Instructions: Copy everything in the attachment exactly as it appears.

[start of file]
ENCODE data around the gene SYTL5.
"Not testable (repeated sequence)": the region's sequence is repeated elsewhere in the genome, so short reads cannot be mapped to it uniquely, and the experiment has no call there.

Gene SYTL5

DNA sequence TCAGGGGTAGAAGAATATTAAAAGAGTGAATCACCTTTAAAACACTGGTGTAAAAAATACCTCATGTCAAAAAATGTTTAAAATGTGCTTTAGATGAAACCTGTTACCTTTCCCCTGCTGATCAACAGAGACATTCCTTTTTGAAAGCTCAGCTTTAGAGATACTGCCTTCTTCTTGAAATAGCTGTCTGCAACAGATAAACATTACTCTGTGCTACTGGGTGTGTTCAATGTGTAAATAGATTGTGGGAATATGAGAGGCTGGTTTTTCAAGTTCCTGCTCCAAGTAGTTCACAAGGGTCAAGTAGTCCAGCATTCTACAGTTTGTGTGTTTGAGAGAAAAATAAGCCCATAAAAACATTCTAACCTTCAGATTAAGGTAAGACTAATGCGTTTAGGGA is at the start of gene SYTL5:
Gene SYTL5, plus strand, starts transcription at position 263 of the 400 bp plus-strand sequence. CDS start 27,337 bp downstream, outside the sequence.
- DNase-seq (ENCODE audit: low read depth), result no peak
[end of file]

ENCODE data around the gene SYTL5.
"Not testable (repeated sequence)": the region's sequence is repeated elsewhere in the genome, so short reads cannot be mapped to it uniquely, and the experiment has no call there.

Gene SYTL5

DNA sequence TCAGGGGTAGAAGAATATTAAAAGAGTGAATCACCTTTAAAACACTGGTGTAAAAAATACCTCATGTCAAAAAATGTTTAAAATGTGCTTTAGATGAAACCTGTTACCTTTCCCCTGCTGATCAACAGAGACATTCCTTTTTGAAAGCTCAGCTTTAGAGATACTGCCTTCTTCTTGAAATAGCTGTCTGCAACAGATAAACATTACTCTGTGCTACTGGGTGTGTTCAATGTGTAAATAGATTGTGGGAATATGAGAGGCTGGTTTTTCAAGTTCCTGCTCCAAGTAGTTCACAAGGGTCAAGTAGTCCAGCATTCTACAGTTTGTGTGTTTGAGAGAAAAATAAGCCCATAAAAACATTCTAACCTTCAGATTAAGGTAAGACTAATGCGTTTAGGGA is at the start of gene SYTL5:
Gene SYTL5, plus strand, starts transcription at position 263 of the 400 bp plus-strand sequence. CDS start 27,337 bp downstream, outside the sequence.
- DNase-seq (ENCODE audit: low read depth), result no peak